and explorers--bold and enterprising--they had sown the seed.
For great ideas are as catching as evil ones. A Mexican, with
the iron hand of Old Spain upon him and the shadow of the
Inquisition over him, could not look into the face of an American,
and not feel the thought of Freedom stirring in his heart.

It stirred in her own heart. She stood still a moment to feel
consciously the glow and the enlargement. Then with an
impulse natural, but neither analyzed nor understood, she
lifted her prayer-book, and began to recite "the rising
prayer." She had not said to herself, "from the love of
Freedom to the love of God, it is but a step," but she
experienced the emotion and felt all the joy of an adoration,
simple and unquestioned, springing as naturally from the soul
as the wild flower from the prairie.

As she knelt, up rose the sun, and flooded her white figure
and her fair unbound hair with the radiance of the early
morning. The matin bells chimed from the convent and the
churches, and the singing birds began to flutter their bright
wings, and praise God also, "in their Latin."

She took her breakfast alone. The Senora never came
downstairs so early. Isabel had wavering inclinations, and
generally followed them. Sometimes, even her father had his
cup of strong coffee alone in his study; so the first meal of
the day was usually, as perhaps it ought to be, a selfishly-
silent one. "Too much enthusiasm and chattering at breakfast,
are like too much red at sunrise," the doctor always said; "a
dull, bad day follows it"--and Antonia's observation had
turned the little maxim into a superstition.

In the Senora's room, the precept was either denied, or
defied. Antonia heard the laughter and conversation through
the closed door, and easily divined the subject of it. It
was, but natural. The child had a triumph; one that appealed
strongly to her mother's pride and predilections. It was a
pleasant sight to see them in the shaded sunshine exulting
themselves happily in it.

The Senora, plump and still pretty, reclined upon a large
gilded bed. Its splendid silk coverlet and pillows cased in
embroidery and lace made an effective background for her. She
leaned with a luxurious indolence among them, sipping
chocolate and smoking a cigarrito. Isabel was on a couch of
the same description. She wore a satin petticoat, and a loose
linen waist richly trimmed with lace. It showed her beautiful
shoulders and arms to perfection. Her hands were folded above
her head. Her tiny feet, shod in satin, were quivering like
a bird's wings, as if they were keeping time with the
restlessness of her spirit.

She had large eyes, dark and bright; strong eyebrows, a pale
complexion with a flood of brilliant color in the checks,
dazzling even teeth, and a small, handsome mouth. Her black
hair was loose and flowing, and caressed her cheeks and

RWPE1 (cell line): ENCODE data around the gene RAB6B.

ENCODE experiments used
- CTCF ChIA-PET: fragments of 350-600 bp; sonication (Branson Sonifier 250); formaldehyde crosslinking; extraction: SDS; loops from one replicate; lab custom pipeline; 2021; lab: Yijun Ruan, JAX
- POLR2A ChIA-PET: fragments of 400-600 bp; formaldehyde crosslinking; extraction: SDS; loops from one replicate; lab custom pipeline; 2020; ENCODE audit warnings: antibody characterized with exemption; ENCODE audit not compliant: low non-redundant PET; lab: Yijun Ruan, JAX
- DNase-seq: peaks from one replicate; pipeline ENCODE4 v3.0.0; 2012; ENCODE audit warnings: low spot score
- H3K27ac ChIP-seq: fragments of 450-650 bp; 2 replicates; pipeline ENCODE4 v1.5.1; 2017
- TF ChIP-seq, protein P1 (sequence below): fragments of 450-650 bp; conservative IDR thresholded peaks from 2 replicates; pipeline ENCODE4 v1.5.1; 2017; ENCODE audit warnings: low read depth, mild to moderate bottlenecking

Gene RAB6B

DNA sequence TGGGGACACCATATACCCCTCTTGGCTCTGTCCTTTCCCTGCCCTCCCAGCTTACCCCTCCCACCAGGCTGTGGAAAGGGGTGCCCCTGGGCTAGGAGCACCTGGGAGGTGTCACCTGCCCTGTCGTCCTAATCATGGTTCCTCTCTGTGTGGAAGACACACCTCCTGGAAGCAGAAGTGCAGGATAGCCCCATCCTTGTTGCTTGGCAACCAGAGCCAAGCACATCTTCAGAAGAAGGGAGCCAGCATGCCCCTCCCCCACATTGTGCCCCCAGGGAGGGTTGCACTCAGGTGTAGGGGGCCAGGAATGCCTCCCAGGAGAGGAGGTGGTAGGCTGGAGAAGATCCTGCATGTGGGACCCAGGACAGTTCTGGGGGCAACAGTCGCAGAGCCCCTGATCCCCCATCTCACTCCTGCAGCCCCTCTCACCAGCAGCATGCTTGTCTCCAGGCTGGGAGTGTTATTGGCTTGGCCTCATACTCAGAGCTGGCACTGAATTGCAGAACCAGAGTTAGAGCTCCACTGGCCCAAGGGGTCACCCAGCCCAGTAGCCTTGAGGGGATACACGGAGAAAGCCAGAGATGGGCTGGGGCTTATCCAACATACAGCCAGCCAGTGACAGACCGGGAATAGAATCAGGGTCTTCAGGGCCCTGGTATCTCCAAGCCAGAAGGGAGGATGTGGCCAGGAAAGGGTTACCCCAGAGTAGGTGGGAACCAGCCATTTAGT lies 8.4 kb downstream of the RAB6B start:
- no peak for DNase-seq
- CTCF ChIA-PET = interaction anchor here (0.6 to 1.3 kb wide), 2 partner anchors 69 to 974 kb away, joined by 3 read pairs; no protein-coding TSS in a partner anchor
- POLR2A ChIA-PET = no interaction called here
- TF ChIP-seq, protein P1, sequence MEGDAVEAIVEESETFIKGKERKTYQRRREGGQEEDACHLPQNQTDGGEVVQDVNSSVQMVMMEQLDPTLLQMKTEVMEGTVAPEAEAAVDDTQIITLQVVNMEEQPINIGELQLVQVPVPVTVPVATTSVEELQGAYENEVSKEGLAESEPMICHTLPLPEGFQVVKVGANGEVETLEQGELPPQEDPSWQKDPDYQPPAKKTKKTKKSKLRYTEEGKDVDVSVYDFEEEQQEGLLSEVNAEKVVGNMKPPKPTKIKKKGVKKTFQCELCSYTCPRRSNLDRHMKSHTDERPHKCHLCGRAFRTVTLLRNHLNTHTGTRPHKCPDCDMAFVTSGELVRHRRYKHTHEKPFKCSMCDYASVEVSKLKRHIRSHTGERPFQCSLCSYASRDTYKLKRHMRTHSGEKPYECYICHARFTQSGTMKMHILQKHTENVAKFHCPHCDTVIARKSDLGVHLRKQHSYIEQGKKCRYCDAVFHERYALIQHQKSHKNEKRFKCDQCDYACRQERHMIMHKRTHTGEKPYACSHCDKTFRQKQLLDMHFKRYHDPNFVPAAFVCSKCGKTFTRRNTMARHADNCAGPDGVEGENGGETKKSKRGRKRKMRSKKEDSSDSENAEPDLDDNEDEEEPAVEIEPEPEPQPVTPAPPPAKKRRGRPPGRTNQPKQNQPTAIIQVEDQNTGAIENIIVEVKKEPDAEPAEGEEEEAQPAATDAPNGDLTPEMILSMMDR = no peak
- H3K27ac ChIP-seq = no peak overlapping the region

temples in numberless little curls and tendrils. Her face was
one flush of joy and youth. She had a look half-earnest and
half-childlike, and altogether charming. Antonia adored her,
and she was pleased to listen to the child, telling over
again the pretty things that had been said to her.

"Only Don Luis was not there at all, Antonia. There is always
something wanting," and her voice fell with those sad
inflections that are often only the very excess of delight.

The Senora looked sharply at her. "Don Luis was not
desirable. He was better away--much better!"

"But why?"

"Because, Antonia, he is suspected. There is an American
called Houston. Don Luis met him in Nacogdoches. He has
given his soul to him, I think. He would have fought Morello
about him, if the captain could have drawn his sword in such
a quarrel. I should not have known about the affair had not
Senora Valdez told me. Your father says nothing against the

"Perhaps, then, he knows nothing against them."

"You will excuse me, Antonia; not only the living but the dead
must have heard of their wickedness. They are a nation of
ingrates. Ingrates are cowards. It was these words Captain
Morello said, when Don Luis drew his sword, made a circle
with its point and stood it upright in the centre. It was a
challenge to the whole garrigon, and about this fellow
Houston, whom be calls his friend! Holy Virgin preserve us
from such Mexicans!"

"It is easier to talk than to fight. Morello's tongue is
sharper than his sword."

"Captain Morello was placing his sword beside that of Don
Luis, when the Commandant interfered. He would not permit his
officers to fight in such a quarrel. `Santo Dios!' he said,
`you shall all have your opportunity very soon, gentlemen.'
Just reflect upon the folly of a boy like Don Luis,
challenging a soldier like Morello!"

"He was in no danger, mother," said Antonia scornfully.
"Morello is a bully, who wears the pavement out with his
spurs and sabre. His weapons are for show. Americans, at
least, wear their arms for use, and not for ornament."

"Listen, Antonia! I will not have them spoken of. They are
Jews--or at least infidels, all of them!--the devil himself is
their father--the bishop, when he was here last confirmation,
told me so."


"At least they are unbaptized Christians, Antonia. If you are
not baptized, the devil sends you to do his work. As for Don
Luis, he is a very Judas! Ah, Maria Santissima! how I do pity
his good mother!"

"Poor Don Luis!" said Isabel plaintively.

He is so handsome, and he sings like a very angel. And he
loves my father; he wanted to be a doctor, so that he could
always be with him. I dare say this man called Houston is no
better than a Jew, and perhaps very ugly beside. Let us talk
no more about him and the Americans. I am weary of them; as
Tia Rachella says, `they have their spoon in every one's mess.'"

And Antonia, whose heart was burning, only stooped down and
closed her sister's pretty mouth with a kiss. Her tongue was
impatient to speak for the father, and grandmother, and the
friends, so dear to her; but she possessed great discretion,
and also a large share of that rarest of all womanly graces,
the power under provocation, of "putting on Patience the noble."